Oscar Pistorius attracted our attention in both the 2012 Olympic and Paralympic Games. First, he fought long and hard to become the first amputee to run in Olympic events. Then, during competition in the Paralympics he expressed concerns that other Paralympic runners were using the same assistive technology as he does—“blades”—to a competitive advantage.
So… what are these blades? How are they used? Do they confer a competitive advantage? If so, how? Find out in this installment of the NBC Learn/NSF videos series Science of the Summer Olympics—The Strength and Flexibility of Oscar Pistorius. Use the NSTA-developed lessons to guide inquiry investigations through hands-on and Internet research.
We hope you try them out. If you do, please leave comments below each posting about how well the information worked in real-world classrooms. And if you had to make significant changes to a lesson, we’d love to see what you did differently, as well as why you made the changes. Leave a comment, and we’ll get in touch with you with submission information.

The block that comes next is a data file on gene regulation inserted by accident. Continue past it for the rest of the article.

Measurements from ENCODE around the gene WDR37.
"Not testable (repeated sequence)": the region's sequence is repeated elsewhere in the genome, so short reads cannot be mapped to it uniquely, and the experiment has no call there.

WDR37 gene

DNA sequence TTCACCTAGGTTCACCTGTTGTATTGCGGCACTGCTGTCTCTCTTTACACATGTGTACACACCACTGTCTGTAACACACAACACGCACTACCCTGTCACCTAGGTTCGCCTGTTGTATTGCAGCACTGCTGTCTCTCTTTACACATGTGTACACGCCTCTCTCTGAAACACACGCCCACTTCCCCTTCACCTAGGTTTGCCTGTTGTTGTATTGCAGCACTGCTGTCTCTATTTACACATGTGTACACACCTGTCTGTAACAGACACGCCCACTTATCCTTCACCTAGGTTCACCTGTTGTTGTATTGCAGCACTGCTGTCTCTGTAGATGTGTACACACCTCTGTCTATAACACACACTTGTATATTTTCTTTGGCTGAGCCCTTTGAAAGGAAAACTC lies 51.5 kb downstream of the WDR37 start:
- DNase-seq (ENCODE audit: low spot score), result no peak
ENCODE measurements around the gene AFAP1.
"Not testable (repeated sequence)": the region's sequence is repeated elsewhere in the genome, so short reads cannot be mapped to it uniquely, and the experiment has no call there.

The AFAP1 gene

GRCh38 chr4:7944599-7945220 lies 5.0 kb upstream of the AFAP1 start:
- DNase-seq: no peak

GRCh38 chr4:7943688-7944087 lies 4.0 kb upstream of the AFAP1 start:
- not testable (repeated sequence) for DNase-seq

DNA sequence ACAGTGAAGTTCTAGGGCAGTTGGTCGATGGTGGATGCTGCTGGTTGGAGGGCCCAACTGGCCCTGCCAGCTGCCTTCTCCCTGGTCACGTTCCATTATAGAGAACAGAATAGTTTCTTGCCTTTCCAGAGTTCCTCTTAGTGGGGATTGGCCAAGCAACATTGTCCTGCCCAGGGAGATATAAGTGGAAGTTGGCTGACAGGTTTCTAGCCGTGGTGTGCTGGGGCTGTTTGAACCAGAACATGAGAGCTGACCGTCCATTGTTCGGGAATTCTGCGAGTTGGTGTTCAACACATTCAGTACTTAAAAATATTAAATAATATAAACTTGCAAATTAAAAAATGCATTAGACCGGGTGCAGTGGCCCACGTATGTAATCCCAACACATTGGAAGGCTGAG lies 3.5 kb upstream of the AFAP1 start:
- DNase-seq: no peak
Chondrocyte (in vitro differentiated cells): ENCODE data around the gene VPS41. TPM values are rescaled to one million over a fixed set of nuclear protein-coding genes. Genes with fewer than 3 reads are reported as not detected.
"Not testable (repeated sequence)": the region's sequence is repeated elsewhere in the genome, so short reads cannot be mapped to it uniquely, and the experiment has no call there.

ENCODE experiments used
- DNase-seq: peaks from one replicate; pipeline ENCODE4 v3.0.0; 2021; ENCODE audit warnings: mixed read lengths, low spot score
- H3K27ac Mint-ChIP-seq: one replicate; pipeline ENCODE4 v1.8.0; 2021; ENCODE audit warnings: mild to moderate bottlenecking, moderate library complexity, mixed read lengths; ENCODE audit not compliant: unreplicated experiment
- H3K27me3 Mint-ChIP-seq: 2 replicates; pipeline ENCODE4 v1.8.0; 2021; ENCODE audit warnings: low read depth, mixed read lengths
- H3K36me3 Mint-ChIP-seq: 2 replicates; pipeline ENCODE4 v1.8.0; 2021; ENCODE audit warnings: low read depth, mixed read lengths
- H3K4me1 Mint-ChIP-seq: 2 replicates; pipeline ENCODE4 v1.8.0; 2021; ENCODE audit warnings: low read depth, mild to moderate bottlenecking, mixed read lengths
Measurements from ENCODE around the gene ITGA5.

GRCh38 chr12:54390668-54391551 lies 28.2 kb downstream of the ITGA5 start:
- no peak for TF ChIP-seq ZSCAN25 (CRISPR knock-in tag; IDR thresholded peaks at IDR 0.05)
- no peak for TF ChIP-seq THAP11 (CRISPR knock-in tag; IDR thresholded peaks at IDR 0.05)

–Judy Elgin Jensen
Image of Oscar Pistorius in 200-m Paralympics final courtesy of Karli Watson
“The Strength and Flexibility of Oscar Pistorius” features Oscar Pistorius, a Paralympics Gold Medalist, who qualified to sprint in the Summer 2012 Olympics. Various researchers, including biomechanical engineer Rory Cooper and physical therapist Justin Laferrier at the University of Pittsburgh, explain the physics involved in using prosthetics designed especially for sprinting, as well as the biomechanics involved to compensate for the loss of active body components. Also briefly discussed in this video is whether or not Oscar’s prosthetics give him a competitive advantage over other sprinters.
Two versions of the lesson plans help students build background and develop questions they can explore regarding how the body adapts to assistive technologies as well as the potential competitive advantage in using them. Both include strategies to support students in their own quest for answers and strategies for a more focused approach that helps all students participate in hands-on inquiry.
SOTSO: The Strength and Flexibility of Oscar Pistorius models how students might investigate the impact of body motions on running speed.
SOTSO: The Strength and Flexibility of Oscar Pistorius, An Engineering Perspective models a research effort to find out what is known about a design solution.
You can use the following form to e-mail us edited versions of the lesson plans: